Japan looks to play leading role in regional trade

Daily Yomiuri, Japan

Japan looks to play leading role in regional trade

Takashi Kikuchi/ Yomiuri Shimbun Correspondent

15 September 2006

Amid growing concern that Japan could be left behind by the proliferation of regional trade agreements, the government recently floated a proposal for what it describes as a comprehensive economic partnership for East Asia.

Economy, Trade and Industry Minister Toshihiro Nikai presented the proposal, which would involve Australia, China, India, Japan, New Zealand and South Korea as well as 10 Southeast Asian nations, on Aug. 24 when he met with his counterparts from these countries in Kuala Lumpur.

The proposal was followed by the conclusion on Saturday of an economic partnership agreement between Japan and the Philippines, a development that is expected to give rise to further calls to create a regional free-trade system in Asia.

The proposed East Asian economic partnership agreement aims to make Asia a "high-quality economic bloc" by eliminating tariffs on manufactured goods and agricultural, forestry and marine products within the trading area.

The plan also envisages the liberalization of investment and services and the adoption of a common set of rules to protect intellectual property rights.

Nikai and his counterparts in the Association of Southeast Asian Nations agreed to start studying the proposal in 2007.

The combined population of the 16 countries in the proposed trading area stands at 3.1 billion people, accounting for almost half of the world’s total population.

Their combined economic strength is equivalent to more than 9 trillion dollars in terms of nominal gross domestic product, compared with 12.7 trillion dollars for the European Union and 13.3 trillion dollars for the North American Free Trade Agreement market.

If a regionwide EPA is realized in East Asia—which is widely anticipated to be at the center of global economic growth in the 21st century—Japan could increase its GDP by 5 trillion yen, while the 16 countries combined could see their GDP grow by 25 trillion yen, according to projections by the Economy, Trade and Industry Ministry.

The government is said to be keen to take the lead in promoting the East Asian EPA plan as parts of its efforts to strengthen the country’s industrial competitiveness and help businesses make inroads into overseas markets.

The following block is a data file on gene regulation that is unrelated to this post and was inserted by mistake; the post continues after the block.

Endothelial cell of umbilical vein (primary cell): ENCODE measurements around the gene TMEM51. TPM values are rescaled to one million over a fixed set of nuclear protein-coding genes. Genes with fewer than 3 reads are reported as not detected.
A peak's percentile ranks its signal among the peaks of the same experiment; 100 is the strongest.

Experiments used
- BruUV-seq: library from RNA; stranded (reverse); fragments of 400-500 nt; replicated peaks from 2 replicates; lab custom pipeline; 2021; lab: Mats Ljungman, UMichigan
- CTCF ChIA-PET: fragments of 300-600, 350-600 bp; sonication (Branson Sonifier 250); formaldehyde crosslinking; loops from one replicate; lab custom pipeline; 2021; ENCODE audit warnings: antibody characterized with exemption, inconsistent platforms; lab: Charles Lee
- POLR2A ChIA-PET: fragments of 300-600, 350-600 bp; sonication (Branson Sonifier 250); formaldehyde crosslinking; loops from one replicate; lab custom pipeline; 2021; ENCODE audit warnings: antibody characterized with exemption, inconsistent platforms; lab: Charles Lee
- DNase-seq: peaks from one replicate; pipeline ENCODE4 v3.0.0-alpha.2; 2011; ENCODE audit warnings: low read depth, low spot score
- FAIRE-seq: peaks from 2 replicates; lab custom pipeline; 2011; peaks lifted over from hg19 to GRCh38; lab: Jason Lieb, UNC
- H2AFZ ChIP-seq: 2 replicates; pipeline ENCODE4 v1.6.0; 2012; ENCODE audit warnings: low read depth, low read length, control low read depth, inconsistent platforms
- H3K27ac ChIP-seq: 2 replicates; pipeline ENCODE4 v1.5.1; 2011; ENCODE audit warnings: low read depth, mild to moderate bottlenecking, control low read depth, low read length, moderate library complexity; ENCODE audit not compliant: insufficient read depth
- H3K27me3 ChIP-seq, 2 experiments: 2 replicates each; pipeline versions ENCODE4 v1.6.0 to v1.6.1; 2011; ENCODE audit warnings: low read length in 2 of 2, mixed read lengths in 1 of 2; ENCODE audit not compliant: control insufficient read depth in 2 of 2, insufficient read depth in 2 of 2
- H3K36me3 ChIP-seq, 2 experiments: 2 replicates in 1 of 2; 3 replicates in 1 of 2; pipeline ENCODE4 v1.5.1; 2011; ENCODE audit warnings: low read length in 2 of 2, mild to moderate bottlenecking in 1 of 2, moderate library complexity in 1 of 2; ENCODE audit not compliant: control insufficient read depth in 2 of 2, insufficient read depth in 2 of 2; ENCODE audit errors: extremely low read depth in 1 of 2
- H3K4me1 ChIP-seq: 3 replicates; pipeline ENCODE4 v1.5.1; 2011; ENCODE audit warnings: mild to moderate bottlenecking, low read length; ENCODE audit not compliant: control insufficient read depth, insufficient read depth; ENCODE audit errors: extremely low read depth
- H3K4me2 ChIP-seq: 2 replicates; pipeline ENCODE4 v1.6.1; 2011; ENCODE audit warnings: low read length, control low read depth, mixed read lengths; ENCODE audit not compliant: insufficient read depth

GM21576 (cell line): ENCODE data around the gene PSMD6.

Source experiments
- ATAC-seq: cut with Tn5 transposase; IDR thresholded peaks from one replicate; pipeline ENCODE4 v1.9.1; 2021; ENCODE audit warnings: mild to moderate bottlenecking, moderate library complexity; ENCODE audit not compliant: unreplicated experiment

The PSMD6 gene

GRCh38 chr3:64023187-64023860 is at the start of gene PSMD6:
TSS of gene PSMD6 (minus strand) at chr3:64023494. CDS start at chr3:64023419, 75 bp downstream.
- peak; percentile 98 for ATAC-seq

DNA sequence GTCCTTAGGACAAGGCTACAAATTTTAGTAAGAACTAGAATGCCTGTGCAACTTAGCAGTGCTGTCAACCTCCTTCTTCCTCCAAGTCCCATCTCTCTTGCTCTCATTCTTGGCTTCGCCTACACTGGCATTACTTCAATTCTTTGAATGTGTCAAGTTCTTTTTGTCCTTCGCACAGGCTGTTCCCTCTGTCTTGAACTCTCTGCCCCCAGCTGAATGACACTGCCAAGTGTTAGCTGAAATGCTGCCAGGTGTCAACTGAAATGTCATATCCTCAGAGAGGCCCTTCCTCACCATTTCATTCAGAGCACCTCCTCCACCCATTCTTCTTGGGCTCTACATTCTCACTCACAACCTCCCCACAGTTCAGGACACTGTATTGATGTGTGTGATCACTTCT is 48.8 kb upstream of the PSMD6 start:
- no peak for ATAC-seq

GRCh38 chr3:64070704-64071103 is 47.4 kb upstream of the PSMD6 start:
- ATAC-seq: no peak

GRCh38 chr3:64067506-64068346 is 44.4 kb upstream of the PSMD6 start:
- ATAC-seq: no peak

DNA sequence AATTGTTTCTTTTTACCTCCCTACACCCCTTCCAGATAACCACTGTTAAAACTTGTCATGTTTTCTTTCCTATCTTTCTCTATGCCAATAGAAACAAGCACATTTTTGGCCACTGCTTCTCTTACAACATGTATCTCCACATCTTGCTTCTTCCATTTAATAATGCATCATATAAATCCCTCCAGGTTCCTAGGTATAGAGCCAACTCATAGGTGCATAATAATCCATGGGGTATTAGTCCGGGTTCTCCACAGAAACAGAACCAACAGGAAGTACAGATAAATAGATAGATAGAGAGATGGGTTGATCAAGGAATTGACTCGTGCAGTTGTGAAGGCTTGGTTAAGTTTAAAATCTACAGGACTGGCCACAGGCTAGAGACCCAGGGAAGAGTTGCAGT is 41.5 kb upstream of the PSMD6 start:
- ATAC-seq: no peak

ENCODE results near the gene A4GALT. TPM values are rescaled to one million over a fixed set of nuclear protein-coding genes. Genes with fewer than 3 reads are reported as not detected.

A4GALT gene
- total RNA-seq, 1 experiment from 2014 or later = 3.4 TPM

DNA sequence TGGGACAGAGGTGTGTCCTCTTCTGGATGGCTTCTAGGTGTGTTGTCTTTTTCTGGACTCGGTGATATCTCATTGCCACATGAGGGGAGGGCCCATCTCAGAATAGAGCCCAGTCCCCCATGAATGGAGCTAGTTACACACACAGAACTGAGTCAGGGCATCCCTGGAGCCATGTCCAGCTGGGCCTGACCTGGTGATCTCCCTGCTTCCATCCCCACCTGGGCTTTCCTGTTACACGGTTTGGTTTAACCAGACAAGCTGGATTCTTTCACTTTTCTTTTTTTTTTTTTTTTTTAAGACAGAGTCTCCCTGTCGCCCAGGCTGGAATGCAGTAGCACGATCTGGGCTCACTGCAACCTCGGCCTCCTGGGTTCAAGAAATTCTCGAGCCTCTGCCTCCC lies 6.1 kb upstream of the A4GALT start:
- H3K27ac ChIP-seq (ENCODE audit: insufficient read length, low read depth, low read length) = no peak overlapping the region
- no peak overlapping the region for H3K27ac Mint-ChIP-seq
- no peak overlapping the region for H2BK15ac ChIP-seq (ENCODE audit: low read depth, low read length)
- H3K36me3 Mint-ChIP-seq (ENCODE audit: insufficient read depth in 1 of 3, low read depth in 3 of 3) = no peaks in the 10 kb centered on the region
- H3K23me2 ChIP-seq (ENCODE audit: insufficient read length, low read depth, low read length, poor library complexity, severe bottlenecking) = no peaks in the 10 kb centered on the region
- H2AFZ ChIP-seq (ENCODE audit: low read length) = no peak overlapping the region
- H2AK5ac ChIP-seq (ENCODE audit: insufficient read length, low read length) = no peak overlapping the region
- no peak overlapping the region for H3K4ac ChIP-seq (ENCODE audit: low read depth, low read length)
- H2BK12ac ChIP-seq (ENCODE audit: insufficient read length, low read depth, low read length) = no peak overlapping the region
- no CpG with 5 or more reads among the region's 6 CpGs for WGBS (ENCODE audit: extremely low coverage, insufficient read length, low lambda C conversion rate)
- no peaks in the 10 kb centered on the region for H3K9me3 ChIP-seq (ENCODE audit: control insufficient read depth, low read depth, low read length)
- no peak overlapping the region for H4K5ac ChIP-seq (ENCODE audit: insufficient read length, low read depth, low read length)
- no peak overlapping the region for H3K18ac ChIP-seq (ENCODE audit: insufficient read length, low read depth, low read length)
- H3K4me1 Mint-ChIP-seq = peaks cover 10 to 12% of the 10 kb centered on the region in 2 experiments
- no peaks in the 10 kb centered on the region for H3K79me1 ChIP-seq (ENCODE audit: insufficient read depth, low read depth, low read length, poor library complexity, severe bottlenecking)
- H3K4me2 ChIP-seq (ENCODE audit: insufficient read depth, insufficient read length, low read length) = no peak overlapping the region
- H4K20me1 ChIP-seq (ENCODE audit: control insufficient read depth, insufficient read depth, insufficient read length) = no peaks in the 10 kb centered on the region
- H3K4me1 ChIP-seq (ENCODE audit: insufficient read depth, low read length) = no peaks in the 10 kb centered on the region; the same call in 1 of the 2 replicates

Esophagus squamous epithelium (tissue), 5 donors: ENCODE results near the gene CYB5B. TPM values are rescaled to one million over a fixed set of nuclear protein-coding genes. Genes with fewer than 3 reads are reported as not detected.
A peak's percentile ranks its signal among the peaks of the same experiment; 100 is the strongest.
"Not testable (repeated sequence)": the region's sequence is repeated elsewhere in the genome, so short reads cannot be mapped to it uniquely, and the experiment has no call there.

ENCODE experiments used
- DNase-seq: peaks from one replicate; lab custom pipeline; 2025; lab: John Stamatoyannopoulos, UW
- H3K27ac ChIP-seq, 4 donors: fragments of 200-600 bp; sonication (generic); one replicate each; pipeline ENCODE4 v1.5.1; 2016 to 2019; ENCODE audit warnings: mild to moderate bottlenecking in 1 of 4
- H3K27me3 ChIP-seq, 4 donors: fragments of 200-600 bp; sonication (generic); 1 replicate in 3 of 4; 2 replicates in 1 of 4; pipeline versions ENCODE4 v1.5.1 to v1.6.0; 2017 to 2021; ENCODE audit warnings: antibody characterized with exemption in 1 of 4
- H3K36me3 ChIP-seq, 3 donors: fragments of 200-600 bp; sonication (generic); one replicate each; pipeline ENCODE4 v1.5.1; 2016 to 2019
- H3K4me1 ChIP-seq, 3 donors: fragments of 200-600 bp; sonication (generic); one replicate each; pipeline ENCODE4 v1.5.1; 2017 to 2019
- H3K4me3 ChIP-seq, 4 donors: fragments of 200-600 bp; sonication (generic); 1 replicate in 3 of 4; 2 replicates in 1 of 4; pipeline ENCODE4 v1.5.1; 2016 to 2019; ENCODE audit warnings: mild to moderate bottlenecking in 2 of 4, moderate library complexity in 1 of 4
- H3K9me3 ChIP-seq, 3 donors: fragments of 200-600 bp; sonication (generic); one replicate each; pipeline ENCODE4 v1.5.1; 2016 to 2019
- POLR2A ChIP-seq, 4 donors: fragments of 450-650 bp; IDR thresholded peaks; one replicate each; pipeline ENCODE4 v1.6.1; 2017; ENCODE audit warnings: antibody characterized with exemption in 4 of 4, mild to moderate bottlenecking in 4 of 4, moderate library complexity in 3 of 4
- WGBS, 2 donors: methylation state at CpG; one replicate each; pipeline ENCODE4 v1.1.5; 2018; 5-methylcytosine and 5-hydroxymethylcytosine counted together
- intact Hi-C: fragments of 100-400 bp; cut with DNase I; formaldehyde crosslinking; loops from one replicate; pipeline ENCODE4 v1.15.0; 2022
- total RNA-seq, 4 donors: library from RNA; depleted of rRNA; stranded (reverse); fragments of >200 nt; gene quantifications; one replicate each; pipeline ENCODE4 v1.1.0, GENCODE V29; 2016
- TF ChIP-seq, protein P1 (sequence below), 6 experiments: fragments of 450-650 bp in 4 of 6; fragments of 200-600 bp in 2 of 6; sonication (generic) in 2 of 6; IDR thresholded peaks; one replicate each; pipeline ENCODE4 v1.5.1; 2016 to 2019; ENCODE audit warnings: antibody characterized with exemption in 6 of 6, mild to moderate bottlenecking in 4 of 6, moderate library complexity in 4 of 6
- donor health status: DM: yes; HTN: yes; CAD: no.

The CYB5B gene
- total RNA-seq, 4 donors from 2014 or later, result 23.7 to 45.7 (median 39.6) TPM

According to Nikai, China, South Korea and the ASEAN countries will continue to be of crucial importance as production hubs and markets for Japanese companies.

India, a newly emerging economy, is attracting foreign corporations at a rapid pace, while Australia is expected to remain an important supplier of natural resources.

Japan hopes to start negotiations on the East Asian EPA proposal as early as 2008 with a view to reaching agreement with the relevant countries by 2010.

It intends to unveil more specifics concerning the East Asian EPA proposal during the second East Asia Summit scheduled for December in Cebu, the Philippines, where leaders of the 16 countries will also participate in negotiations.


China moving ahead of Japan

However, regional leaders have since 2004 been discussing a similar proposal, originated by China, for an East Asia Free Trade Area.

The proposed regional free trade area embraces 13 countries, including the 10 ASEAN member countries, China, Japan and South Korea, a framework known as the ASEAN plus Three.

In August, economic ministers from the ASEAN plus Three group were presented with a report by a group of experts compiled after a series of discussions on the free trade area plan.

The report recommended that the Chinese-initiated proposal be subject to governmental discussion in 2007 before formally involving 13 countries in negotiations in 2009 and concluding such talks by 2011.

The Japanese proposal for a 16-nation regional system reflects Tokyo’s concern over the possibility of a new East Asian regional economic partnership being realized under the leadership of China.

China and South Korea have already concluded comprehensive FTAs, respectively, with the whole of ASEAN. In contrast, Japan has been having difficulty with its FTA negotiations, a situation that has placed Japan at a disadvantage to China.

FTAs are an agreement mainly on the abolition of tariffs and regulations on bilateral trade, while EPAs are a pact governing a wide range of investment, trade and service sectors, which can include liberalizing investment, accepting foreign workers, protecting intellectual property rights and enhancing industrial cooperation.

Japan’s strategy is to position itself in a leadership role by encouraging the region to adopt the 16-nation EPA system with the participation of Australia, India and New Zealand.

While the ASEAN economic ministers voiced support for Japan’s East Asian EPA initiative, they have also strongly urged Tokyo to prioritize negotiations with the whole of ASEAN for a comprehensive FTA.

Japan and the 10-nation association earlier agreed that both sides will abolish tariffs on more than 90 percent of items traded between them. However, Japan-ASEAN FTA negotiations have made little headway as Japan remains reluctant to agree to raise the figure to close to 95 percent.

To realize the Japanese-proposed East Asian EPA bloc, it is essential for Japan to conclude FTAs with Australia and China, both of which will almost certainly ask Japan to open itself up to more of their agricultural imports.

The government also has plenty of work to do at home—it must persuade domestic groups affected by trade liberalization to assist with the smooth continuation of FTA talks with these two major farm produce exporters.